determined that 16mm film is unacceptable for ATV.  In the fifth
version of their "Final Order and Report," the FCC mandated that
digital TV broadcasting will become the law of the land in the year
2006, unless more than 5% of us are still glued to our old analog TV
sets.  What does the FCC say about the definition of the ATV signal?
Only that it has to be at least comparable in resolution to NTSC!  In
other words, you could take any old analog NTSC tape machine, plug it
into a MPEG encoder and transmit the resulting digital bit stream, and
you have just complied with everything the FCC has to say about the
matter.  If 16mm film is good enough for today's programming, it will
be good enough for a significant part of tomorrow's as well, at least
until there is a sufficient number of truly high definition TV sets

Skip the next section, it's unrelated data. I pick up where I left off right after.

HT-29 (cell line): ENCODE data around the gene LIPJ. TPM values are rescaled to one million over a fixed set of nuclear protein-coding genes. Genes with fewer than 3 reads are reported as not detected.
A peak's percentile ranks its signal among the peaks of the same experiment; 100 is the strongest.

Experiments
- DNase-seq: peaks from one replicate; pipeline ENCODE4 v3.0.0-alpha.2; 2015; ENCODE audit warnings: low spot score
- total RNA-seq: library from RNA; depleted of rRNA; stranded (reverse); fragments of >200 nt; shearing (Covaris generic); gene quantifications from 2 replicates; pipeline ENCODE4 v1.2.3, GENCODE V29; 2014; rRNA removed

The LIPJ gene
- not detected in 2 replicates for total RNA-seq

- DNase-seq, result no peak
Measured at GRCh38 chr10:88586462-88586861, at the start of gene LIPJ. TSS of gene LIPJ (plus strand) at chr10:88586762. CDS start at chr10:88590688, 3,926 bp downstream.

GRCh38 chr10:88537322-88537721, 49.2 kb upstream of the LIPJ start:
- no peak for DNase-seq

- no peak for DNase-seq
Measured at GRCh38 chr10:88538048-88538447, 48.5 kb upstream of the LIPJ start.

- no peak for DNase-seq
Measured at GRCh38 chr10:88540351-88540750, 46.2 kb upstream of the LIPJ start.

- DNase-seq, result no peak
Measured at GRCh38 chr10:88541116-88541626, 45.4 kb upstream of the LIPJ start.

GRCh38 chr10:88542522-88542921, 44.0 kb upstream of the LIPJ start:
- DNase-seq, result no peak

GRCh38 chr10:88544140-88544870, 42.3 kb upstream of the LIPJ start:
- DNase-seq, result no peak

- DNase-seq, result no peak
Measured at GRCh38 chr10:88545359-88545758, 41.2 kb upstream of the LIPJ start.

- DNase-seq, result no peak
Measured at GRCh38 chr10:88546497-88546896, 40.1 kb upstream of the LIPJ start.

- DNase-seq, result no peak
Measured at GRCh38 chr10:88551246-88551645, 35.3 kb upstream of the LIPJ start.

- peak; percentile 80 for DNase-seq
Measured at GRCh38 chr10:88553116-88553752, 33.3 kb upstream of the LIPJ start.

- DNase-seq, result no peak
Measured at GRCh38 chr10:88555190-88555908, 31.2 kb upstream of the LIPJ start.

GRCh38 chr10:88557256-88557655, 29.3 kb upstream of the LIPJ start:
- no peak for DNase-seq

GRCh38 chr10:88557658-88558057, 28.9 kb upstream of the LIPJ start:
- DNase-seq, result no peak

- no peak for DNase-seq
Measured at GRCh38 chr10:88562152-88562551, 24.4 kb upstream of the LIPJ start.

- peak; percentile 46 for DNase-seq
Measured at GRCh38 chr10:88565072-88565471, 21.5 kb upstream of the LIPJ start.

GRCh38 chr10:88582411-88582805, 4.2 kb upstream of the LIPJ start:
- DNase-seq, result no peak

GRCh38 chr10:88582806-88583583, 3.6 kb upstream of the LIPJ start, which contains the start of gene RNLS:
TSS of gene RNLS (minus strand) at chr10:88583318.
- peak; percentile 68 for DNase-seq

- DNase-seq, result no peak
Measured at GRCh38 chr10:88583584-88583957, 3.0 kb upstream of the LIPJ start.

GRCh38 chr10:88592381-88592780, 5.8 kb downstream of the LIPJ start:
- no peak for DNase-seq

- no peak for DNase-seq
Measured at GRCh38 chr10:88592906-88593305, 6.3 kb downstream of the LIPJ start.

and broadcasters in operation to make the jump to 35mm worthwhile.

That day may be further off than one might expect, Grand Alliance and
CBS hoopla notwithstanding.  In order to fit their high definition
1125-line picture into the ATV bitstream, CBS is going to have to
compress it on the order of 60:1.  So far, nobody except John
Watkinson has pointed out that when people tell you how good highly
compressed video looks, they usually started out with plain old
composite analog or 601 component digital.  Both are comparatively
wasteful in their use of bandwidth and have lots of room for
compression.  But that becomes less and less true as resolution is
increased and more information is packed in.  Compressing an HDTV
signal into 1/60th of its original "space" without losing the ability
to restore it to a reasonable facsimile of its former appearance is an
entirely different challenge than squashing NTSC.  CBS' HDTV may end
up looking so much like everybody elses' regular definition on our
"competitively priced" digital television receivers that we won't be
able to tell the difference.  But we won't know that until somebody
gets busy and invents a competitively priced digital TV receiver!

Christopher Bacon